A recent study about bullying caught my eye. Chad Rose, an assistant professor of special education from the University of Missouri College of Education, and Nicholas Gage, an assistant professor from the University of Florida, say that children with disabilities are bullied significantly more often than those without disabilities. This inequality in bullying continues over time. It peaks in third grade, subsides in middle school, and increases again in high school.
They conclude that the disabled students aren’t developing the social skills to defend themselves as they mature. They recommend that schools teach “appropriate response skills.”
Apparently, the conduct doesn’t end in school. When a relative of mine with a disability was bullied in the workplace, I did some research and blogged about it.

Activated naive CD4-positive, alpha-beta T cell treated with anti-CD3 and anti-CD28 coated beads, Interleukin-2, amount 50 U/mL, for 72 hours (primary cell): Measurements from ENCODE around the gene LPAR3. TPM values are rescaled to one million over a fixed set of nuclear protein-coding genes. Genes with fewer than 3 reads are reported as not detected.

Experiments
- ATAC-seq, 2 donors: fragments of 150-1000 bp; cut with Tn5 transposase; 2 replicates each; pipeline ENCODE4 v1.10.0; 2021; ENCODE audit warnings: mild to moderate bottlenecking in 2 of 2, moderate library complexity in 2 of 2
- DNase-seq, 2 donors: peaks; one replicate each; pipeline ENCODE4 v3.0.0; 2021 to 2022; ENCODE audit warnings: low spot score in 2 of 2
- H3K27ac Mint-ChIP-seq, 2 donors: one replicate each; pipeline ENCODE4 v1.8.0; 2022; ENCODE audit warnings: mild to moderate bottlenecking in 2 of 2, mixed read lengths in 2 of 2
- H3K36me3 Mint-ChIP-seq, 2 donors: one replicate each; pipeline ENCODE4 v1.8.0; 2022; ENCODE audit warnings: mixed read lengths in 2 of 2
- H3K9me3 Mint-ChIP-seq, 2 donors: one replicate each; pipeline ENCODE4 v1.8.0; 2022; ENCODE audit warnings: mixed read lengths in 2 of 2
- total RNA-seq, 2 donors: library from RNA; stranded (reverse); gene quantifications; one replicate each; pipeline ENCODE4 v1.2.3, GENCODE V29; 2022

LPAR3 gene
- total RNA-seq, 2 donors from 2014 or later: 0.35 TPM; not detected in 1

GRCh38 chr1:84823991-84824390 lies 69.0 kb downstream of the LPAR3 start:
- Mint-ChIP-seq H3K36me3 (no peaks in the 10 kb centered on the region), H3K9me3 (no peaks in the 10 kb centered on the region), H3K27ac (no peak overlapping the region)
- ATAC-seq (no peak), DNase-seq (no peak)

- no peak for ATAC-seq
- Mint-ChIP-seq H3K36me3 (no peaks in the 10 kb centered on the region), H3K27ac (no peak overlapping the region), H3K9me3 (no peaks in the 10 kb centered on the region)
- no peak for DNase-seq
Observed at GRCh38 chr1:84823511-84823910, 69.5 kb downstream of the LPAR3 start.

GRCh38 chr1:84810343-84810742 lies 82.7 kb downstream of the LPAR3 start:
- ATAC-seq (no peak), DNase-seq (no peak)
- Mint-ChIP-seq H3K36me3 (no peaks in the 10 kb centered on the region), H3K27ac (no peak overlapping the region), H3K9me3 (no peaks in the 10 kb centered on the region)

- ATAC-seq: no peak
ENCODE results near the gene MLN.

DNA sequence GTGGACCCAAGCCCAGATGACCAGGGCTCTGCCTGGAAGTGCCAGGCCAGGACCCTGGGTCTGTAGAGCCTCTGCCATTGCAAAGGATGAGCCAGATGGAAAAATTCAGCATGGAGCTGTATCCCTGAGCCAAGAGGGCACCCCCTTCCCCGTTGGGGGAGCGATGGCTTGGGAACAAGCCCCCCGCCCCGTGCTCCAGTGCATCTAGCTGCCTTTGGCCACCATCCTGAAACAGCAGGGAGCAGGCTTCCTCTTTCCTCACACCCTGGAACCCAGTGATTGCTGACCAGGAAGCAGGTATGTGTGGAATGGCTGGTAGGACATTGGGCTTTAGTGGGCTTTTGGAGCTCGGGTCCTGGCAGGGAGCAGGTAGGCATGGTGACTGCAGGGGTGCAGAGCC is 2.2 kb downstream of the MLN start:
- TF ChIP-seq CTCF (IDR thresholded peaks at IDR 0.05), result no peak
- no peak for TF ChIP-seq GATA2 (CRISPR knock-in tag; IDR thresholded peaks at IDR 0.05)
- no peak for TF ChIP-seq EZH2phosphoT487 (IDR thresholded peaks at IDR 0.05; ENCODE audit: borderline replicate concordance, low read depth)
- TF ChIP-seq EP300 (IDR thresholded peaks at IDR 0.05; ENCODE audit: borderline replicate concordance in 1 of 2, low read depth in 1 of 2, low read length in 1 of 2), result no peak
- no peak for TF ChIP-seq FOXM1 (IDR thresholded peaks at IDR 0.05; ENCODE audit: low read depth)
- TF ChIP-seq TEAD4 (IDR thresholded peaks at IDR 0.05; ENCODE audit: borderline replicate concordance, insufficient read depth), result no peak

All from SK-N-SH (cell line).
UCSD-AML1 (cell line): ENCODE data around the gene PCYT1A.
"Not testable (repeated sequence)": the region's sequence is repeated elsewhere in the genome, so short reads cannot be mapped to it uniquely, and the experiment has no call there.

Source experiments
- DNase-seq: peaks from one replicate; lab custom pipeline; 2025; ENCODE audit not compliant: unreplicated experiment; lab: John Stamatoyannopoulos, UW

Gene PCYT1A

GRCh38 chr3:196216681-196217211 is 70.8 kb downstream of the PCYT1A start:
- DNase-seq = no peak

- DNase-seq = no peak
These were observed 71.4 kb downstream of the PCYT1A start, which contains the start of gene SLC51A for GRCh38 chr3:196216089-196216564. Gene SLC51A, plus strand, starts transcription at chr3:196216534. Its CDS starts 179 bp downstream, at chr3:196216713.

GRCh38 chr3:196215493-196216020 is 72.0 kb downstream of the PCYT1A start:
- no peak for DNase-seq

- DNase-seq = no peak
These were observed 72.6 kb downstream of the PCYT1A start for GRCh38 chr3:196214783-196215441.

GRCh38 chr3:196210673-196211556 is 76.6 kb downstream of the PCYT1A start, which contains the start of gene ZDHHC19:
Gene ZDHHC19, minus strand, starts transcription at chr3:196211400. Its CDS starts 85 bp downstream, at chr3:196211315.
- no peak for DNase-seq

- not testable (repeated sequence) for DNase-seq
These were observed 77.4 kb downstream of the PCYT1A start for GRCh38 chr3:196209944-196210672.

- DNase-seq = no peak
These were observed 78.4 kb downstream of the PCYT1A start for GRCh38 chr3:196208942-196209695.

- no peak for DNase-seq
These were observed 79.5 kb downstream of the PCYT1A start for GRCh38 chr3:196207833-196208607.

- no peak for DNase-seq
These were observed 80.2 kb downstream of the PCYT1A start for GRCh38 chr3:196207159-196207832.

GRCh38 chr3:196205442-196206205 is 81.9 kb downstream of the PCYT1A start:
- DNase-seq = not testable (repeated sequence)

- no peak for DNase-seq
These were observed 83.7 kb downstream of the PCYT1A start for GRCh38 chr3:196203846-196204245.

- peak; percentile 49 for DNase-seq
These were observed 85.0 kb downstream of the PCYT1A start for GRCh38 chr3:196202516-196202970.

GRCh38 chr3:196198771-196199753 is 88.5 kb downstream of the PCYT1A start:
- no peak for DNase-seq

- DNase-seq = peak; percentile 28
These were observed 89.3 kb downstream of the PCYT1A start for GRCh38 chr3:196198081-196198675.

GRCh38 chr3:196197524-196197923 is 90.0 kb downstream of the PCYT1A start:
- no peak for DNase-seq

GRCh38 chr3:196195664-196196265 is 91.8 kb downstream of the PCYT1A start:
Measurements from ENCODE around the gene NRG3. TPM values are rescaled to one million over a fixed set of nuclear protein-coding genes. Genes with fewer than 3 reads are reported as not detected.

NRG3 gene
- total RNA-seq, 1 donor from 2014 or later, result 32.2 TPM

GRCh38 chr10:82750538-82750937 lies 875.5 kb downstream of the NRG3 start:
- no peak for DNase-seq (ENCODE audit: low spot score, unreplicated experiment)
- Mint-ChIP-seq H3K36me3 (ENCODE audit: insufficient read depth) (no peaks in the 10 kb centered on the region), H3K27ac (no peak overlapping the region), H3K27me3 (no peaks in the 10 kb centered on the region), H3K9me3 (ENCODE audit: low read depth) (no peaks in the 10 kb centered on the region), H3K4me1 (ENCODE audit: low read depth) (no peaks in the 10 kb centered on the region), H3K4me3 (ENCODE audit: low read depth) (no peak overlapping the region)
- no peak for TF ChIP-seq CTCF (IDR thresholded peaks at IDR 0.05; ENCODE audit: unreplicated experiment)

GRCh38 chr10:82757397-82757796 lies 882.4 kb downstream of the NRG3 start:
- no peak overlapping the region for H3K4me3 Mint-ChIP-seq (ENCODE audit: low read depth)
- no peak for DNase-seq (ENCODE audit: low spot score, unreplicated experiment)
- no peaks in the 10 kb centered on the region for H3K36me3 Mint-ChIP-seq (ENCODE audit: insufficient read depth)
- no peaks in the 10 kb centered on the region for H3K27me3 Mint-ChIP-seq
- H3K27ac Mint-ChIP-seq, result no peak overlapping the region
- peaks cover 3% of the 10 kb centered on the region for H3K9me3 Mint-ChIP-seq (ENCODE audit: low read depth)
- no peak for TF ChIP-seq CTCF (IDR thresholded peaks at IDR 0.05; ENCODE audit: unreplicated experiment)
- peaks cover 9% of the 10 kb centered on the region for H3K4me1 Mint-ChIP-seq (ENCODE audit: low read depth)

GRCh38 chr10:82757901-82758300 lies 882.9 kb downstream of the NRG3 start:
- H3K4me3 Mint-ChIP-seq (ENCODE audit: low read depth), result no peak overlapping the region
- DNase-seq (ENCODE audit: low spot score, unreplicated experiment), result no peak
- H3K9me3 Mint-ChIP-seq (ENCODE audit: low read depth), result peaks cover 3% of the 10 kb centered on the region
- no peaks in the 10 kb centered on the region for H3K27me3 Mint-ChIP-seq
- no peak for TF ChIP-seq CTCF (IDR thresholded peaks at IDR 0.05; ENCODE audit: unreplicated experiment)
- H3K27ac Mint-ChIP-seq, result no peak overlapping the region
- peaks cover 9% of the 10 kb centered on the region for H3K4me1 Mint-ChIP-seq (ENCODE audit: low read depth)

Of course, it is important for the disabled students to learn better communication and coping skills. But isn’t it even more important that the bullies are taught better behavior?
To be fair, Rose and Gage are in the field of special education and focusing on improving conditions for at risk children, not on the general school population. They do assert that social skills are no longer taught to anyone. Still, it seems to me another instance of blaming the victim.
What say you?